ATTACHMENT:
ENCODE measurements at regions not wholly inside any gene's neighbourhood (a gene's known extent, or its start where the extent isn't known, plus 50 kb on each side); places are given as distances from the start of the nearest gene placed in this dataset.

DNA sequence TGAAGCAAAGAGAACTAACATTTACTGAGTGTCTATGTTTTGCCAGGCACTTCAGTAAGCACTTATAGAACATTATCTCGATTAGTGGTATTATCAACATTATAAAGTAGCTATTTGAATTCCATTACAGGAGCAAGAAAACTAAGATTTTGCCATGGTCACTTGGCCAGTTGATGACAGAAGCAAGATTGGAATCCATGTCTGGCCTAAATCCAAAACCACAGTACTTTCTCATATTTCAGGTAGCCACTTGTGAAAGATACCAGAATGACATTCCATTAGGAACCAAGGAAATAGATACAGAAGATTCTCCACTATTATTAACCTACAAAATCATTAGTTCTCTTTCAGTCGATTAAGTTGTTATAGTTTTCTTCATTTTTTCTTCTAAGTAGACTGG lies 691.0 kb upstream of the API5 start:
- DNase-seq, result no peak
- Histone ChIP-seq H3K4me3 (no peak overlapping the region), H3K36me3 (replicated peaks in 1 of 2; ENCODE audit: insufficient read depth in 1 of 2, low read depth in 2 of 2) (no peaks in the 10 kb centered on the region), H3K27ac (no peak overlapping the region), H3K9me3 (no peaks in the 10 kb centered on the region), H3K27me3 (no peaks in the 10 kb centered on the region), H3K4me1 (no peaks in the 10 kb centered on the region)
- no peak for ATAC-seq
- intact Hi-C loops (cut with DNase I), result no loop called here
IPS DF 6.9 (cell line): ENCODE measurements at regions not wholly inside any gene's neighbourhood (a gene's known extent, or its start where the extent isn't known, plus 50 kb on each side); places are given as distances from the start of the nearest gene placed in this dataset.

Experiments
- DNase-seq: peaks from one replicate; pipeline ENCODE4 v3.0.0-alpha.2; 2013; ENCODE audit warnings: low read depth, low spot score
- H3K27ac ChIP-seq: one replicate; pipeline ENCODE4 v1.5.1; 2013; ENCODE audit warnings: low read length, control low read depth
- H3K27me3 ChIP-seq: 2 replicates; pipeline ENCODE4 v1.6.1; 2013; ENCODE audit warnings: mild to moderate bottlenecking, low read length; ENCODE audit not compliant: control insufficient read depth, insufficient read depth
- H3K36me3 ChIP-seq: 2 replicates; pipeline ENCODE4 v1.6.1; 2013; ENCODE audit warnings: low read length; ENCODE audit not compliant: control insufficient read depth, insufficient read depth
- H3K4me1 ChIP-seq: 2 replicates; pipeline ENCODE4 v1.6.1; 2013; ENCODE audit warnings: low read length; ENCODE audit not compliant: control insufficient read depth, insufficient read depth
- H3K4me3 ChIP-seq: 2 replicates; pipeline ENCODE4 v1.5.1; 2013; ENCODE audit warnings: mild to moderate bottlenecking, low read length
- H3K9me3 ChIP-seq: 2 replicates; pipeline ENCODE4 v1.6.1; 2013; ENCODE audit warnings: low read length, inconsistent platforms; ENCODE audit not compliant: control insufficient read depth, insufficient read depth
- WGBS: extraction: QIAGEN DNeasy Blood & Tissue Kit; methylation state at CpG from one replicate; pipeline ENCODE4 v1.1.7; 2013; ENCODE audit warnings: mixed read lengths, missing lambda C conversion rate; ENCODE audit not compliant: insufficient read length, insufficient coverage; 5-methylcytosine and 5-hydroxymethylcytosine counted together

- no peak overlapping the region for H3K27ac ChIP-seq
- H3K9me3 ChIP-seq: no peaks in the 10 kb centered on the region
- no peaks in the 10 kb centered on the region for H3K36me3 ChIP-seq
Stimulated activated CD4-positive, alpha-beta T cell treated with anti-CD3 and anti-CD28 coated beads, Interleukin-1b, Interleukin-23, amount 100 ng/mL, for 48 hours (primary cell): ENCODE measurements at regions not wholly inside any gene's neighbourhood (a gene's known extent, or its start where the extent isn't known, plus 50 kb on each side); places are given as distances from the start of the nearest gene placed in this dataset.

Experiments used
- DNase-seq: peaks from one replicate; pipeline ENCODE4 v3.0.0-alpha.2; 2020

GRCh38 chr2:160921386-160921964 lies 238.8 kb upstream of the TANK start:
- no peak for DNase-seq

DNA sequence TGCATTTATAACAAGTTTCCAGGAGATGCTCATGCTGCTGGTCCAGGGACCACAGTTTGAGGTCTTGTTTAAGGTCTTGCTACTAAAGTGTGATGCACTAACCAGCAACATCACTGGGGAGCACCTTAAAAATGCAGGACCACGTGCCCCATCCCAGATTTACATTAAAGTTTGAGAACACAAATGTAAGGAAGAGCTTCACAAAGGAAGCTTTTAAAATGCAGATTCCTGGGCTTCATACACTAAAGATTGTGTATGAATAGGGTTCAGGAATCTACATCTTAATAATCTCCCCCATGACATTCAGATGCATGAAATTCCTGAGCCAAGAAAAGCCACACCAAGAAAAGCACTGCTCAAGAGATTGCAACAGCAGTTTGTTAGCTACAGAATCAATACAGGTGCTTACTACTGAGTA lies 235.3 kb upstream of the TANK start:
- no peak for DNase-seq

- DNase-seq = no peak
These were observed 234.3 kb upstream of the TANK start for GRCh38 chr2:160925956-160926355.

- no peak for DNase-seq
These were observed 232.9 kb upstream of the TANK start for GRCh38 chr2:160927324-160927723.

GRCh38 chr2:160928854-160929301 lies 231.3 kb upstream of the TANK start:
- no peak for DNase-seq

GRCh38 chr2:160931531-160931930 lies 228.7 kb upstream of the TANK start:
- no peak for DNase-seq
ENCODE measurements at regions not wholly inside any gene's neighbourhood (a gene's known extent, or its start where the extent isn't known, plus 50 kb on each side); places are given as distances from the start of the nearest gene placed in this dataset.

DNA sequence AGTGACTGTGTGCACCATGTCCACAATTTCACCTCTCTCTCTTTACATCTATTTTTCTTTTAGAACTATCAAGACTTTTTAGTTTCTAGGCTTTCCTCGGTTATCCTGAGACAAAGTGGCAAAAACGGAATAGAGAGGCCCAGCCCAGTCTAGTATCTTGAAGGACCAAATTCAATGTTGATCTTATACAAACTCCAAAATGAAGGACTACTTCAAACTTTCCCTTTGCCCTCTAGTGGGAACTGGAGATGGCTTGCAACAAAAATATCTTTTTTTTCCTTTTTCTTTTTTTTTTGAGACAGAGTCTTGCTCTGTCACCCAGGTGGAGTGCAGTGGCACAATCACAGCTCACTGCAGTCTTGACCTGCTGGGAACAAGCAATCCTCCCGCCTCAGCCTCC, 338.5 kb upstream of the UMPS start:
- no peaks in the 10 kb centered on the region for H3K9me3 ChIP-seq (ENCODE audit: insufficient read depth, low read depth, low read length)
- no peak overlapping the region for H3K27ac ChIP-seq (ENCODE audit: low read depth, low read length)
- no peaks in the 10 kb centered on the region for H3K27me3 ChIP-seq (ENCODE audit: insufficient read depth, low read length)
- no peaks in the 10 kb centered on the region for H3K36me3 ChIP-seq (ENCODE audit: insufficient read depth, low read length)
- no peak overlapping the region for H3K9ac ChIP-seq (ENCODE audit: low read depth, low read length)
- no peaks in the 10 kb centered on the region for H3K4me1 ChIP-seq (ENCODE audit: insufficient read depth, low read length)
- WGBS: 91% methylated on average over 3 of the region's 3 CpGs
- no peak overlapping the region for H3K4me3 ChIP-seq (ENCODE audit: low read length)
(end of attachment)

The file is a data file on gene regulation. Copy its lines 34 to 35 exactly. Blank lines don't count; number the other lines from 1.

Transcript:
- no peak for DNase-seq
ENCODE measurements at regions not wholly inside any gene's neighbourhood (a gene's known extent, or its start where the extent isn't known, plus 50 kb on each side); places are given as distances from the start of the nearest gene placed in this dataset.